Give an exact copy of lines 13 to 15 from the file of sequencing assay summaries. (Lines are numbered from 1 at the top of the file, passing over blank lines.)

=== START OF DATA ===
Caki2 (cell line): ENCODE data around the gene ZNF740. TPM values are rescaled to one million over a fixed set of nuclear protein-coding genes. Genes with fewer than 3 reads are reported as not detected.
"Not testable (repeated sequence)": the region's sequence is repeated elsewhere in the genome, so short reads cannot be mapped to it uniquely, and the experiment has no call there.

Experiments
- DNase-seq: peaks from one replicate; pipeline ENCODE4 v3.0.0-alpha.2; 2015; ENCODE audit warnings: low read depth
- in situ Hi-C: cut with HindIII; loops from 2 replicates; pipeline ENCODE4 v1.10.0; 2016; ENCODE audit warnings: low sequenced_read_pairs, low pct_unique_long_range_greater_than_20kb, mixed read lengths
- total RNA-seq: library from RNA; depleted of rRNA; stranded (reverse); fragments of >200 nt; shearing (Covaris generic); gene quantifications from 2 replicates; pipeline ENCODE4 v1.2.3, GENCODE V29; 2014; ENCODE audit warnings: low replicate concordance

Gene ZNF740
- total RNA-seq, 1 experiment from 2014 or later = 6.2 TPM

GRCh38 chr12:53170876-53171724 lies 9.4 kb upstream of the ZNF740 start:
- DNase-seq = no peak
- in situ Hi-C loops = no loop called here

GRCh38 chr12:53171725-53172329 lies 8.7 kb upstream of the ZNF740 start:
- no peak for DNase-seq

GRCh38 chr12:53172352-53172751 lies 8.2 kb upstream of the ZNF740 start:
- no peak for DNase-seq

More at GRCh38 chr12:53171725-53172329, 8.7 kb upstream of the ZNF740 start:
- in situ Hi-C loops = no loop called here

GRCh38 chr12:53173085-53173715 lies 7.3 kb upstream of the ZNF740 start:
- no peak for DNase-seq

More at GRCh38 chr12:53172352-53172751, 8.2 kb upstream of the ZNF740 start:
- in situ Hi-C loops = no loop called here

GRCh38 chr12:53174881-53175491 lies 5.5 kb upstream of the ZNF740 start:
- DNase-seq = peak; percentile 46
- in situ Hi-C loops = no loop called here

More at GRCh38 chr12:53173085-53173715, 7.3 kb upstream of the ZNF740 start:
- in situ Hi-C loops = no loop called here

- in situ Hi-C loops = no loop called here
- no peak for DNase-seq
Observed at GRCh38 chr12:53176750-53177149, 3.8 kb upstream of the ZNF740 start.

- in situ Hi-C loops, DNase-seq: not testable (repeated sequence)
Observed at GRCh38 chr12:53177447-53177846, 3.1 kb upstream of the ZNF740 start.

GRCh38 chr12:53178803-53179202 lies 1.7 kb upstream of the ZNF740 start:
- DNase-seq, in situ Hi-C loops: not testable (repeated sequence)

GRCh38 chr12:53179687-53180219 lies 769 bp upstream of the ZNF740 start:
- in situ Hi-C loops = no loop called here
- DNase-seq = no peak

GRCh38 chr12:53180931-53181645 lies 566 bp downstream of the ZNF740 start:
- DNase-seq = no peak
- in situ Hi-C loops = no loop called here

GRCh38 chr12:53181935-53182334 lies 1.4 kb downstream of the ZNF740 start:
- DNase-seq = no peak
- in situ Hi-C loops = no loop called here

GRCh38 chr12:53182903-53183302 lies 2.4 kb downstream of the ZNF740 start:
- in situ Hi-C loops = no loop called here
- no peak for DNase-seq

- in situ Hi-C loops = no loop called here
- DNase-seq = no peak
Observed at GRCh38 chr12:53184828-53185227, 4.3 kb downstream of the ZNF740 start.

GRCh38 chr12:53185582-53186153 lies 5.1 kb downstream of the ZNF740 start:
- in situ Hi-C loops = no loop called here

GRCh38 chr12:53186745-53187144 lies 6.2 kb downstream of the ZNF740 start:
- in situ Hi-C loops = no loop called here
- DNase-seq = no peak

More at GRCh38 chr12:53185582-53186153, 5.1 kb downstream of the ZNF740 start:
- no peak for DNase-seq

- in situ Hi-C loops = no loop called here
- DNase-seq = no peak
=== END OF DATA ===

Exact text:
- no peak for DNase-seq

GRCh38 chr12:53172352-53172751 lies 8.2 kb upstream of the ZNF740 start:
- no peak for DNase-seq